Indian Pacing Electrophysiol. J.

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Indian Pacing Electrophysiol. J. 2008; 8 (Suppl. 1): S8-S13                     Review Article

Epidemiology of Arrhythmias in Children

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R Prem Sekar, MRCP

Consultant Paediatric Cardiologist, Frontier Lifeline Hospital, Chennai, India.

Address for correspondence: Dr. R. Prem Sekar MRCP (Ire), Consultant Paediatric Cardiologist, Frontier Lifeline Hospital, Chennai, India.
 E-mail: premsekar/at/

Key Words: epidemiology; arrhythmias; children

            Unlike the adult population, arrhythmias occur less commonly in childhood. Only 5% of the emergency hospital admissions in the paediatric population is attributed to symptomatic arrhythmias.1 Majority of these tend to be accessory pathway mediated supraventricular tachyarrhythmias such as Wolff-Parkinson-White (WPW) syndrome, permanent junctional reciprocating tachycardia (PJRT) and Mahaim tachycardia.2 The non accessory pathway mediated supraventricular tachyarrhythmias commonly seen in children are junctional ectopic tachycardia (JET) and automatic ectopic atrial tachycardia (AET)2 and occur mostly in the post operative period after intracardiac repair for a structural heart defect.  Ventricular tachycardia (VT) although uncommon, occurs in the paediatric age group in association with hypertrophic cardiomyopathy (HCM), long QT syndrome (LQTS) and Brugada syndrome.  Occasionally, VT can also present symptomatically as incessant idiopathic infant ventricular tachycardia, right ventricular outflow tract tachycardia, benign VT, catecholaminic VT, idiopathic left ventricular tachycardia and in post cardiac surgical patients.
            The symptomatology of arrhythmias in children depends on the underlying rhythm disorder and the age at presentation. Typically, neonates and infants with arrhythmias tend to present with congestive cardiac failure secondary to tachycardiomyopathies. This is particularly known to occur following PJRT, AET and VT. Palpitation and or syncope are the mode of presentation in older children. Complete heart block is the bradyarrhythmia of significance seen in childhood. This is either of congenital etiology or a sequela to cardiac surgery. Infrequently, sudden cardiac death (SCD) occurs due to arrhythmias particularly when they are of ventricular origin. SCD of arrhythmogenic etiology in children is reported with HCM, LQTS, Type B WPW syndrome, complete heart block and ventricular arrhythmias post cardiac surgery.

Fetal Tachyarrhythmias

            Atrioventricular reentry (AVRT) remains the most common mechanism for fetal tachyarrhythmias. Infrequently atrial reentry tachycardias are seen. With sustained tachycardia there is a 50% risk of the fetus developing congestive cardiac failure and 50% risk of fetal death with untreated hydrops.3 Sustained tachycardia and lower gestation at presentation are associated with a higher risk of congestive cardiac failure. The treatment options following diagnosis of fetal tachycardia include observation, inducing delivery if gestation is sufficiently advanced, transplacental drug therapy or direct fetal therapy by the intra-amniotic, intra-peritoneal, fetal intramuscular or fetal intravenous routes. Maternal oral administration of digoxin, flecainide or both has been the widely tried and successful method of managing fetal tachyarrhythmias.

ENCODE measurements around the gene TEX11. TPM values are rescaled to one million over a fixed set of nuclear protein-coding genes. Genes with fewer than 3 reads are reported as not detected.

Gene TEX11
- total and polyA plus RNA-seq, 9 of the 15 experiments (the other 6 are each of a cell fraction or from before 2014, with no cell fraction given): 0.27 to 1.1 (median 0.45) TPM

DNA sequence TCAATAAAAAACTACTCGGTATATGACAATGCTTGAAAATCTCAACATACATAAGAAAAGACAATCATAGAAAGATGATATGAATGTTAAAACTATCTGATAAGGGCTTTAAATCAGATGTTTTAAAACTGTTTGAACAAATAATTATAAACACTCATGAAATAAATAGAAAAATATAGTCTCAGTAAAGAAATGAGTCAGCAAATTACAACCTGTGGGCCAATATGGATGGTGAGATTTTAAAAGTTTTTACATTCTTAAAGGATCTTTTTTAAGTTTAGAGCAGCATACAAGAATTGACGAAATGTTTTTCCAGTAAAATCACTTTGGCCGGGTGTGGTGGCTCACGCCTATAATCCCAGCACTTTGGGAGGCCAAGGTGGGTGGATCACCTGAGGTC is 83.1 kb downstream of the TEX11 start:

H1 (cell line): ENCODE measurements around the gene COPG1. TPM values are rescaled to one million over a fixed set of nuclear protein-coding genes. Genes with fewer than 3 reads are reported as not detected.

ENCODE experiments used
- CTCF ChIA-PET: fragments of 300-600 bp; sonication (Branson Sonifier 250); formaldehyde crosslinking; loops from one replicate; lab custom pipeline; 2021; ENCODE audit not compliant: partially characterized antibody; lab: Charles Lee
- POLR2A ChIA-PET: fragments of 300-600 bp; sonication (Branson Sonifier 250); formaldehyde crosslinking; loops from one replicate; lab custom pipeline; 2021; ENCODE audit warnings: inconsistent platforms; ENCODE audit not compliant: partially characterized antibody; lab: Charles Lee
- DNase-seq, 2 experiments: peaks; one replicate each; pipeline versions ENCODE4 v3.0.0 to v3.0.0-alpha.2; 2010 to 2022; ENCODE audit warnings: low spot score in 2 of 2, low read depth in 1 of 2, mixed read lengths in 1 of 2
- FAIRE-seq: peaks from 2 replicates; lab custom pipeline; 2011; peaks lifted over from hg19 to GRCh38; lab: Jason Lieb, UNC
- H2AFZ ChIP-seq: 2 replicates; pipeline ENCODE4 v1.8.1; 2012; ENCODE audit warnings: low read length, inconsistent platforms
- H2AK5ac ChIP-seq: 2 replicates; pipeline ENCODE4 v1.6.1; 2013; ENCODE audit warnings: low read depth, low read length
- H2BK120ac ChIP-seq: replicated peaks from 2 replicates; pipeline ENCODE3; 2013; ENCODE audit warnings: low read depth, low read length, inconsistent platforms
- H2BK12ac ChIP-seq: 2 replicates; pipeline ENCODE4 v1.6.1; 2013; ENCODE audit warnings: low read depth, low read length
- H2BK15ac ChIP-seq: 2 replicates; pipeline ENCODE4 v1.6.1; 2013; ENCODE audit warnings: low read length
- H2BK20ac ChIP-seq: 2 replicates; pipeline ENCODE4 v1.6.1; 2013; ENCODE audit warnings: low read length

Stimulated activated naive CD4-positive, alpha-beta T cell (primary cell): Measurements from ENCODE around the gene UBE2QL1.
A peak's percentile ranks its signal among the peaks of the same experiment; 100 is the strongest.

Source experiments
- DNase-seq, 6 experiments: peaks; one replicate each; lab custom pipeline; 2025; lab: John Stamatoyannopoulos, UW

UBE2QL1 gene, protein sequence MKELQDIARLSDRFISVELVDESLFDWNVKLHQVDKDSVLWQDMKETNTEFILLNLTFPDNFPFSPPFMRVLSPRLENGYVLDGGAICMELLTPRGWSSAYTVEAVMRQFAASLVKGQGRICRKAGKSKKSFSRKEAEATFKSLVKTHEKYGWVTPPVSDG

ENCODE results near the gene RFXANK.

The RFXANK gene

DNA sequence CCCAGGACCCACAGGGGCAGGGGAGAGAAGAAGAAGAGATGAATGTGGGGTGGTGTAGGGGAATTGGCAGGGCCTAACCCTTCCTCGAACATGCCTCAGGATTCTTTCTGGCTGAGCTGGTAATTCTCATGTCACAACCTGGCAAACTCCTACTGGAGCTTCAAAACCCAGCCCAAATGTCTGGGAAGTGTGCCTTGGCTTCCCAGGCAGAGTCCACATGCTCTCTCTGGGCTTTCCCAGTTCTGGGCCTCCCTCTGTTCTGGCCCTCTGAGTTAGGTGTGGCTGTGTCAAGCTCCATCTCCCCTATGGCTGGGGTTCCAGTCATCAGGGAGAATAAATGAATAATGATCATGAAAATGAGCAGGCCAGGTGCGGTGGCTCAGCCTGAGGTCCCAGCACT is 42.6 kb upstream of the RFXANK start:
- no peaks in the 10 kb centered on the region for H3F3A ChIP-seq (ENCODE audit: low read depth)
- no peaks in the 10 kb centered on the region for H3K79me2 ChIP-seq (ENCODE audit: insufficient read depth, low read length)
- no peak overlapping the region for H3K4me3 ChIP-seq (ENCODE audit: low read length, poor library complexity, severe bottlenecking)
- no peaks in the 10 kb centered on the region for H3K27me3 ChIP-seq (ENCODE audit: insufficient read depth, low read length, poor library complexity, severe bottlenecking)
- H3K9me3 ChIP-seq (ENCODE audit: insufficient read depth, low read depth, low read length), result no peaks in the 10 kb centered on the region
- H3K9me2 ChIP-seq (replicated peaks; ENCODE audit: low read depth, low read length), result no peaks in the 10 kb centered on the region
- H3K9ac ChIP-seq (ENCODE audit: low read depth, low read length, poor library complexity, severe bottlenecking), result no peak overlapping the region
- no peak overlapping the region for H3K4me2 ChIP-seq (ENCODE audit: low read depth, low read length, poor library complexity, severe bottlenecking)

Supraventricular Arrhythmias

            The supraventricular tachycardia (SVT) occurring in earlier life is commonly accessory pathway mediated. Atrioventricular reciprocating tachycardia (AVRT) represents 85% of the arrhythmias in fetal life and 82% of the arrhythmias occurring during infancy. In most cases tachycardia will resolve spontaneously by the end of infancy although there may be late recurrences.4 The incidence decreases to 65% in the 1-5 age group, 56% in the 6-10 age group and 68% in the above 10 years age group. Atrioventricular nodal reentrant tachycardia (AVNRT) is uncommon during infancy accounting only for 4% of the arrhythmias. The incidence of this is about 23% in the 1-5 age group, 34% in the 6-10 age group and 20% in those over 10 years of age. Most of these do not resolve spontaneously and will require radio frequency (RF) ablation.5 Less common arrhythmias include atrial flutter (AF), chaotic atrial tachycardia and atrial ectopic tachycardia. The incidence of atrial tachycardia is around 10-15% during childhood and most resolve spontaneously. When persistent, RF ablation is curative.5

            Wolff-Parkinson-White (WPW) syndrome is a typical example of AVRT in children. The population prevalence of ventricular pre-excitation is around 1.5 per 1000 in the adolescent age group and probably lower during the early childhood.6 A significant proportion of patients do not reveal pre-excitation in the ECG at the time of presentation. Nearly 50% remain asymptomatic at diagnosis with 30% having symptoms due to arrhythmias at a later time.6 The overall risk of SCD in WPW syndrome is low and is estimated at 2 per 1000 patient years.7 SCD in WPW is probably due to ventricular fibrillation which is secondary to atrial fibrillation. The main predictor of risk of SCD is symptoms. A patient who presents with syncope or a patient previously resuscitated from cardiac arrest poses a higher risk. The other risk factors are multiple accessory pathways, associated Ebstein's anomaly of the tricuspid valve and familial pre-excitation. High-risk patients typically reveal a short refractory period of less than 220 ms during electrophysiological study. Noninvasively, the refractory period can only be measured if there is spontaneous atrial fibrillation. Shorter the RR interval, higher the risk of syncope or SCD. A right posteroseptal pathway on a resting ECG is also identified with WPW syndrome patients who have been resuscitated from VF and is considered a high risk for SCD. In contrast, sudden loss of pre-excitation on an exercise ECG and intermittent or alternating pre-excitation on ambulatory ECG monitoring imply a long refractory period and a lower risk of associated SCD.8  Radio frequency ablation is the treatment of choice in symptomatic patients with WPW syndrome.9